Good Time

Movies Reviews Good Time
Good Time

One of the pleasures of fiction is being in the company of a smart, resourceful character. Whether it’s Sherlock Holmes or Walter White, a crafty protagonist doesn’t just earn our admiration but also raises the bar for our expectations: Can he get out of this fix? How will he outwit his opponents this time? Narratives are jigsaw puzzles, and the brightest characters make the solving of them not just exciting but also deeply satisfying. Anybody can escape a bind with the help of a gun—a sharp mind is so much rarer, and therefore so much more engrossing.

The hero of Good Time is one of the canniest individuals in recent cinema, which might seem like an odd thing to say about a scummy lowlife who screws up a bank heist in the film’s opening reels. But don’t underestimate Connie: Several of the people who cross his path make that mistake, and he gets the better of them every time.

Connie is played by Robert Pattinson in a performance so locked-in from the first second that it shoots off an electric spark from the actor to the audience: Just sit back, he seems to be telling us. I’ve got this under control. The financially strapped character lives in Queens, unhappy that his mentally challenged brother Nick (Benny Safdie) is cooped up in a facility that, Connie believes, doesn’t do enough to help him. Impulsively, Connie strong-arms Nick into helping him rob a bank. They make off with thousands of dollars, but what they don’t realize is that they live in the real world, not a movie. A paint bomb goes off in their bag, staining the money and the criminals’ clothes. Shaken and trying not to panic, Connie and Nick abandon their getaway car, quickly raising the suspicion of some nearby cops, who chase down Nick. Connie escapes, determined to get his brother out of jail—either through bail money or other means.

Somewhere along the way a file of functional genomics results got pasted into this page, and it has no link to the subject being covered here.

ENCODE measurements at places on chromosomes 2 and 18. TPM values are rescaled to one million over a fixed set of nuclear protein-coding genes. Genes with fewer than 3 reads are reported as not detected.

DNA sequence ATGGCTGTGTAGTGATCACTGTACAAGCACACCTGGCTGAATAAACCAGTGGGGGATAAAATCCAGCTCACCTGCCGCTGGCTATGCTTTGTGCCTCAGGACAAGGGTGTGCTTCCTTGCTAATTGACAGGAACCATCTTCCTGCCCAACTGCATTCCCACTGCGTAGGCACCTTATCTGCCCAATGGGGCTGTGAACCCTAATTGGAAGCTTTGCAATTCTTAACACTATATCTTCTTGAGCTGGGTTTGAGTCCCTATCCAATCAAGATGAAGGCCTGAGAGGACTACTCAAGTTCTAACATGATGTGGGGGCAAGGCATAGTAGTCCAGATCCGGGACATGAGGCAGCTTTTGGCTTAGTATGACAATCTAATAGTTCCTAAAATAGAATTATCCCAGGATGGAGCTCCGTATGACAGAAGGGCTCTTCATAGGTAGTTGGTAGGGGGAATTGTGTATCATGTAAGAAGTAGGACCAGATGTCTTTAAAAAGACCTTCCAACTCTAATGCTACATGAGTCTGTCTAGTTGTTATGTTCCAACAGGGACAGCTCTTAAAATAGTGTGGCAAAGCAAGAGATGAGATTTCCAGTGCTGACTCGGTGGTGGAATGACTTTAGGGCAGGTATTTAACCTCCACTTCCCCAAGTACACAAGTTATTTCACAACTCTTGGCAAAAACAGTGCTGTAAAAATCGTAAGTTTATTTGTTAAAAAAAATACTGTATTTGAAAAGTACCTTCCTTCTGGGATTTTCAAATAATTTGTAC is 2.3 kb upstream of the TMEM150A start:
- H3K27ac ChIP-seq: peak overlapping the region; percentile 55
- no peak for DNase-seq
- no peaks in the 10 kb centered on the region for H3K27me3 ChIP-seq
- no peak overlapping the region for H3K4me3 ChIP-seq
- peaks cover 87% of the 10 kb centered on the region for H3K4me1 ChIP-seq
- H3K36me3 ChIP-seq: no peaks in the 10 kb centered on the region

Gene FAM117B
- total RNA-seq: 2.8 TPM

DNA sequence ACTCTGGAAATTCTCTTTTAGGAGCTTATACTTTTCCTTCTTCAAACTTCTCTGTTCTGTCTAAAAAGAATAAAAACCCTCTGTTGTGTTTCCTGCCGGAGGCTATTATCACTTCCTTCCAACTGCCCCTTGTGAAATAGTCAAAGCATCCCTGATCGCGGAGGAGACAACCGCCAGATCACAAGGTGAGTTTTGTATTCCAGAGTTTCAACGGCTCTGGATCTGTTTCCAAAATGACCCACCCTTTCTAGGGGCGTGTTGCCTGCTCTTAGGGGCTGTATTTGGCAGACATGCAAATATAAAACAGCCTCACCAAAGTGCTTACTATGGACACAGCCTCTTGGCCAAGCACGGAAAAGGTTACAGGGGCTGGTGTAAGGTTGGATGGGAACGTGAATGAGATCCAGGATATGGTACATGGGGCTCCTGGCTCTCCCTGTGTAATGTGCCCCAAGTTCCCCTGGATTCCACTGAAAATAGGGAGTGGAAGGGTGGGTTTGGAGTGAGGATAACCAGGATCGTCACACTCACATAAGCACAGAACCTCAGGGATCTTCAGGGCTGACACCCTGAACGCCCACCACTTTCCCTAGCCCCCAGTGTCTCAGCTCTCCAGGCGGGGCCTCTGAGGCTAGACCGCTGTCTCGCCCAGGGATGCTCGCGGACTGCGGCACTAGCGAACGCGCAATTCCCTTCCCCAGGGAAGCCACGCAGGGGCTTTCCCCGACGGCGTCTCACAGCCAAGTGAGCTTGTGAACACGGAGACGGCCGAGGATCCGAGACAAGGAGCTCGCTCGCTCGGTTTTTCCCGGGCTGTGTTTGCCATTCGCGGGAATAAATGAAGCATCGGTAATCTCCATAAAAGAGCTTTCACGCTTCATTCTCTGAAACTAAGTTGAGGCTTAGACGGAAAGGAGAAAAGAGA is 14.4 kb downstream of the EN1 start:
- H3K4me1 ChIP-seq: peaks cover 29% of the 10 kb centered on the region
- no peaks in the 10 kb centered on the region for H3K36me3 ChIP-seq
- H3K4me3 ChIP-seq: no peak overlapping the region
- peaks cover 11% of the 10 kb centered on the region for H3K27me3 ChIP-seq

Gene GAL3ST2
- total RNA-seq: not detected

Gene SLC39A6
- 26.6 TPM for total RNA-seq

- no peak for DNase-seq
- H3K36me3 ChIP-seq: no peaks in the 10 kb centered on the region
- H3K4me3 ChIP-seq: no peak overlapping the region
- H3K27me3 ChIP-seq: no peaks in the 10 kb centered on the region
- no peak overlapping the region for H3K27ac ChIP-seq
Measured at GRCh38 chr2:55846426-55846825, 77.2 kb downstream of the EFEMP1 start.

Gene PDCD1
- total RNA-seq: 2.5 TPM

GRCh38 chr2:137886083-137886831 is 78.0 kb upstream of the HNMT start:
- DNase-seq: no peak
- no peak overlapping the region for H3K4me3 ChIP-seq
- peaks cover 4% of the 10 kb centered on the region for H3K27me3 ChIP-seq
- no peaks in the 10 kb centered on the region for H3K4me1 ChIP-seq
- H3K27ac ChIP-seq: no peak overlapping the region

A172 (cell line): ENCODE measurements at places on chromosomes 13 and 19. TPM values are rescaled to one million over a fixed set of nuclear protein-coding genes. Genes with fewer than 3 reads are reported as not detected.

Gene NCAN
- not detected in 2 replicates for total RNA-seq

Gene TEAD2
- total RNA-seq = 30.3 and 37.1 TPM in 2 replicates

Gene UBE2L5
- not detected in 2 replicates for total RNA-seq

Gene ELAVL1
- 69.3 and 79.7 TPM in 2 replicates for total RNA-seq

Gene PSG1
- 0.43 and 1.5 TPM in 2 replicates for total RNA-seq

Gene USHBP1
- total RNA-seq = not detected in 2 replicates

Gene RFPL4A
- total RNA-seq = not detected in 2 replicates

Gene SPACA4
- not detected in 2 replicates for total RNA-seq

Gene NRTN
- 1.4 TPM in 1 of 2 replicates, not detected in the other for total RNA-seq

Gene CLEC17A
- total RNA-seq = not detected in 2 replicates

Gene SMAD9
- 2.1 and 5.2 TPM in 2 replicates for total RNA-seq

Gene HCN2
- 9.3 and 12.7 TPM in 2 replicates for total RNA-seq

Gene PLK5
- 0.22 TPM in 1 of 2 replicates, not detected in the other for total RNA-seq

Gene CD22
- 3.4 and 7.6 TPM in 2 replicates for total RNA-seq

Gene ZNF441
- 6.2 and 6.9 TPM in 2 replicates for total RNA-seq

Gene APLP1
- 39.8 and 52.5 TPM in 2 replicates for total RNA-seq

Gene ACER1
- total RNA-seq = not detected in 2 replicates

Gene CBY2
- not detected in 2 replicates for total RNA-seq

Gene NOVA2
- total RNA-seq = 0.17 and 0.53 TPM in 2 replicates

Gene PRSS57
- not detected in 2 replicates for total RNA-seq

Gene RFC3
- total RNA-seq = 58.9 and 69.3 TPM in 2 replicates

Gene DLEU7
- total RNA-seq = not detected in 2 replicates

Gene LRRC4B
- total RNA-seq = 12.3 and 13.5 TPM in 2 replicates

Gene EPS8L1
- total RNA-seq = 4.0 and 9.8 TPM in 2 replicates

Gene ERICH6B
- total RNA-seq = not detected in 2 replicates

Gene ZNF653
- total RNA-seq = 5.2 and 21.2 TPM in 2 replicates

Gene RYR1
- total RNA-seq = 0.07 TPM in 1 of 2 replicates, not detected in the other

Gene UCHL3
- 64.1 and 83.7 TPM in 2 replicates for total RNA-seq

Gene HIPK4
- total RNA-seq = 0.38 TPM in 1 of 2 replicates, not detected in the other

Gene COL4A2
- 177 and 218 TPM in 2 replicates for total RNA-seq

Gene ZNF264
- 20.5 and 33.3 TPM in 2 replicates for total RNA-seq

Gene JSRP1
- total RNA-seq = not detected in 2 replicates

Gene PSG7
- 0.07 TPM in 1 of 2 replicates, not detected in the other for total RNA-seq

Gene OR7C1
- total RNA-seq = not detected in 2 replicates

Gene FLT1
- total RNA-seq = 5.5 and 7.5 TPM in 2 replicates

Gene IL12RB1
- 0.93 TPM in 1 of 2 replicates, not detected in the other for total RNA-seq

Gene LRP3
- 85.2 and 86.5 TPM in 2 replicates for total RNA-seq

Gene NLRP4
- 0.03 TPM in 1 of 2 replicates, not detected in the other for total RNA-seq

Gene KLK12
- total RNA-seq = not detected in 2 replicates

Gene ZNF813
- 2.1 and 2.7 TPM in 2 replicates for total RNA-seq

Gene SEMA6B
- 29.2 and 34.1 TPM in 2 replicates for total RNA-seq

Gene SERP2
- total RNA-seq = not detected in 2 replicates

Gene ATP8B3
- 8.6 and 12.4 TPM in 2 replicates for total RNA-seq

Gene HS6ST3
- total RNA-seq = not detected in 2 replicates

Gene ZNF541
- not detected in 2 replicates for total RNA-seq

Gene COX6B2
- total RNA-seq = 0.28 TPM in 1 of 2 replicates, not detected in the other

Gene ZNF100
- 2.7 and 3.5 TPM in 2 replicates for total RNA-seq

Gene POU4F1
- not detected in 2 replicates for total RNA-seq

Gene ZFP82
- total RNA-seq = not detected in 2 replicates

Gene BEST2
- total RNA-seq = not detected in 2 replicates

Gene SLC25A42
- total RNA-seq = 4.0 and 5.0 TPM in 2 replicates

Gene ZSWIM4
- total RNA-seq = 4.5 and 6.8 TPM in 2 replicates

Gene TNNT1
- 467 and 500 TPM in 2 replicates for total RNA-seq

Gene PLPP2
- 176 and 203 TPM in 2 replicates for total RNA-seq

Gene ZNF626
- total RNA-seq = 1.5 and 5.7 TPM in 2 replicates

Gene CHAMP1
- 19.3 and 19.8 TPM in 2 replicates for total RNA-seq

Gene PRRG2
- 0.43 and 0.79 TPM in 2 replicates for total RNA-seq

Good Time is the latest from directors Josh and Benny Safdie, who prefer plunging a viewer into their characters’ worlds until you’re up to your neck. 2009’s Daddy Longlegs was about a deadbeat dad, his behavior mysterious to everyone—including himself. 2014’s Heaven Knows What was about a heroin addict living on the streets, played by a former homeless heroin addict. The Safdie brothers don’t bother introducing their characters or explaining their worlds—our disorientation is part of the filmmakers’ design, which leaves us reeling, trying to understand subcultures so much harsher and urgent than our own.

Once we meet Connie and Nick, and Nick goes to jail (where he’s badly beaten up), Good Time spends not a single second explaining anything that happens afterward. This thriller doesn’t even really let us inside Connie’s head, displaying incredible confidence that we’ll be able to keep up with this hood’s on-the-fly scheming to rescue his brother. Connie isn’t someone given to exposition—and when he is, he might be lying. (To finagle a bunch of money from his needy older girlfriend, played by Jennifer Jason Leigh, he concocts a phony story in order to elicit sympathy.) A major twist unfolds about halfway through the movie, but the reveal of it occurs several minutes later—Connie understands what has happened, but it takes the audience a little longer to piece it together. Connie doesn’t “open up” about anything—his background, his plan to spring Nick, his relationship with his brother. He’s too busy thinking.